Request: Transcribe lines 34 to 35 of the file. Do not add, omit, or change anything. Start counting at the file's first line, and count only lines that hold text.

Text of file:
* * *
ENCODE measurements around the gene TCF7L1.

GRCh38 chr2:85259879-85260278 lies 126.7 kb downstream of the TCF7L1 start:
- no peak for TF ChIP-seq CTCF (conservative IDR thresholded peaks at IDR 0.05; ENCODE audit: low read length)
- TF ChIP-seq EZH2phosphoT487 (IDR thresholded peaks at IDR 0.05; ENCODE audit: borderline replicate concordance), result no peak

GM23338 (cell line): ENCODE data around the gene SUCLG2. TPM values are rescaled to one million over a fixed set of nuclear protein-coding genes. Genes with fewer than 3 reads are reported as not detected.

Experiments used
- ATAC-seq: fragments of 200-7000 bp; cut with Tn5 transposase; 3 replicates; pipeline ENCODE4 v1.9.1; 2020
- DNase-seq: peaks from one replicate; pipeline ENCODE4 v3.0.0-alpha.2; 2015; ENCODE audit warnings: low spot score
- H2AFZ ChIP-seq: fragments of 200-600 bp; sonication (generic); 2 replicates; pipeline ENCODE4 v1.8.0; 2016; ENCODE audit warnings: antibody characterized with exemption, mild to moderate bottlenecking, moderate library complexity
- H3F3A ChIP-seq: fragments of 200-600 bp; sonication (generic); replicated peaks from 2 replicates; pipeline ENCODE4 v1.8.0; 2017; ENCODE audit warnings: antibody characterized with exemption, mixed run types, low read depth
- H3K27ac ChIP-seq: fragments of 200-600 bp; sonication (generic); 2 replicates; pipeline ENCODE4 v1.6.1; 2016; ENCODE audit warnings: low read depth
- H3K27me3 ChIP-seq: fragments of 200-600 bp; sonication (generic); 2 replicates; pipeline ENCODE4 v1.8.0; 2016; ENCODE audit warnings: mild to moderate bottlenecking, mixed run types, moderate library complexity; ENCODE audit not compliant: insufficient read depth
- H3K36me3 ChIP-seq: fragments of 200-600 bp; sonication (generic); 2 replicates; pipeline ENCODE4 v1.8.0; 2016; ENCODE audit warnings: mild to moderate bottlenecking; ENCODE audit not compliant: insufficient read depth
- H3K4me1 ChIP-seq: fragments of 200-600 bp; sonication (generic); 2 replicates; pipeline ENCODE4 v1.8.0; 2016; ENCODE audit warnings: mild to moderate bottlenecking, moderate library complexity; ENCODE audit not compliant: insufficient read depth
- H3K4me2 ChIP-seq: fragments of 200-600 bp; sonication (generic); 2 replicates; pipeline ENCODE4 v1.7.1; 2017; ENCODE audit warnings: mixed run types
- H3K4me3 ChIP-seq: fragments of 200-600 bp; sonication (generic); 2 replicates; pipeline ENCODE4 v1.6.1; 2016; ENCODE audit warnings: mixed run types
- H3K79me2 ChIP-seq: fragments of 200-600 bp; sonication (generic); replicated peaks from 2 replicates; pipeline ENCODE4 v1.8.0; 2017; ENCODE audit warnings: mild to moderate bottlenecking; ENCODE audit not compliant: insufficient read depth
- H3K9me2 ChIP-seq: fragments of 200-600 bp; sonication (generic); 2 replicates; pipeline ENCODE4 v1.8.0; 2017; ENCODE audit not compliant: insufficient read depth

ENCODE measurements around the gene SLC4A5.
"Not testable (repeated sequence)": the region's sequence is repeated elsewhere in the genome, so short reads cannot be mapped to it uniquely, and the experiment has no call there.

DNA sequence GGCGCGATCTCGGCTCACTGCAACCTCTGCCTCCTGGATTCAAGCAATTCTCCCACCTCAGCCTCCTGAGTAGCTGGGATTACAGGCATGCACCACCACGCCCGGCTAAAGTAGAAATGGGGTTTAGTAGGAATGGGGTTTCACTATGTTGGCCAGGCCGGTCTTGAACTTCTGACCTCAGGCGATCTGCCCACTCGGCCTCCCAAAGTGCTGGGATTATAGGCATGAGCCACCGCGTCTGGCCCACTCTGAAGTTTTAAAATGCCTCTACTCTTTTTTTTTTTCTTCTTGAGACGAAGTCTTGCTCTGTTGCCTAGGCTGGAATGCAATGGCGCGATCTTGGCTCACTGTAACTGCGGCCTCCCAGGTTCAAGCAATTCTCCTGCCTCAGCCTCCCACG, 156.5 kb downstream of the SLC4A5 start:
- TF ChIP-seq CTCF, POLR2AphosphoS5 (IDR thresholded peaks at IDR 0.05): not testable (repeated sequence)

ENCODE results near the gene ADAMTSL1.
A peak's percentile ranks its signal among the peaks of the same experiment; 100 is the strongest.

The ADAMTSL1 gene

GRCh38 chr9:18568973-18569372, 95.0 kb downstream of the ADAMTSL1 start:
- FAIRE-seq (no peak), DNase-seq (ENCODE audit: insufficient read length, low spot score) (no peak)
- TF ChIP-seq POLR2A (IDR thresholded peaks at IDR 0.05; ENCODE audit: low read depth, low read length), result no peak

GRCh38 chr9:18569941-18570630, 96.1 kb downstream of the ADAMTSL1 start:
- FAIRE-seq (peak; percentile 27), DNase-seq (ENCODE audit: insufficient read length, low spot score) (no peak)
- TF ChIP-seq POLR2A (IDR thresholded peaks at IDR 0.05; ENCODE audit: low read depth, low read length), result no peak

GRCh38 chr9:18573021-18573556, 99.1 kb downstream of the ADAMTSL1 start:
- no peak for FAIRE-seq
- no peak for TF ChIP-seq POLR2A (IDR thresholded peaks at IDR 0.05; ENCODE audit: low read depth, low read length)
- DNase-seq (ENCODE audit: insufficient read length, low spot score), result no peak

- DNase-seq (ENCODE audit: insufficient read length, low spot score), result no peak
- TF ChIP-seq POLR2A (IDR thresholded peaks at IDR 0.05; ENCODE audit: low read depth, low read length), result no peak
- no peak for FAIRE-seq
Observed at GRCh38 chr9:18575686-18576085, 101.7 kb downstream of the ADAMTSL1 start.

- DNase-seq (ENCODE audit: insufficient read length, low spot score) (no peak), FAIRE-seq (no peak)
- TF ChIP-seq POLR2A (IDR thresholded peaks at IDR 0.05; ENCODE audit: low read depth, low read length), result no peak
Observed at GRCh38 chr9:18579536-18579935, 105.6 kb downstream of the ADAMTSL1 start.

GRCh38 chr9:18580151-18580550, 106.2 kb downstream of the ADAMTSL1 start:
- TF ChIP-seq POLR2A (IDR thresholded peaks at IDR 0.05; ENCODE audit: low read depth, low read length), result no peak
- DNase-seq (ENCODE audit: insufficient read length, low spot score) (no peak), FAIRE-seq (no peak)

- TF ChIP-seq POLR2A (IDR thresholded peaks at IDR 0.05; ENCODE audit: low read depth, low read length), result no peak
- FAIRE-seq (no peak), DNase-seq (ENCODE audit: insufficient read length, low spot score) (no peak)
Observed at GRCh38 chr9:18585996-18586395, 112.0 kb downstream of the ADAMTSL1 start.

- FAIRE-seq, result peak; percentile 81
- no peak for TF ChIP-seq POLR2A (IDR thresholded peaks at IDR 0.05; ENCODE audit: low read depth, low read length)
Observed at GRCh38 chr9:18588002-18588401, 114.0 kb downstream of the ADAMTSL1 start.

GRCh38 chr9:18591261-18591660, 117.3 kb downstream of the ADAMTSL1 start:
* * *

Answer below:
- no peak for TF ChIP-seq POLR2A (IDR thresholded peaks at IDR 0.05; ENCODE audit: low read depth, low read length)
- DNase-seq (ENCODE audit: insufficient read length, low spot score), result no peak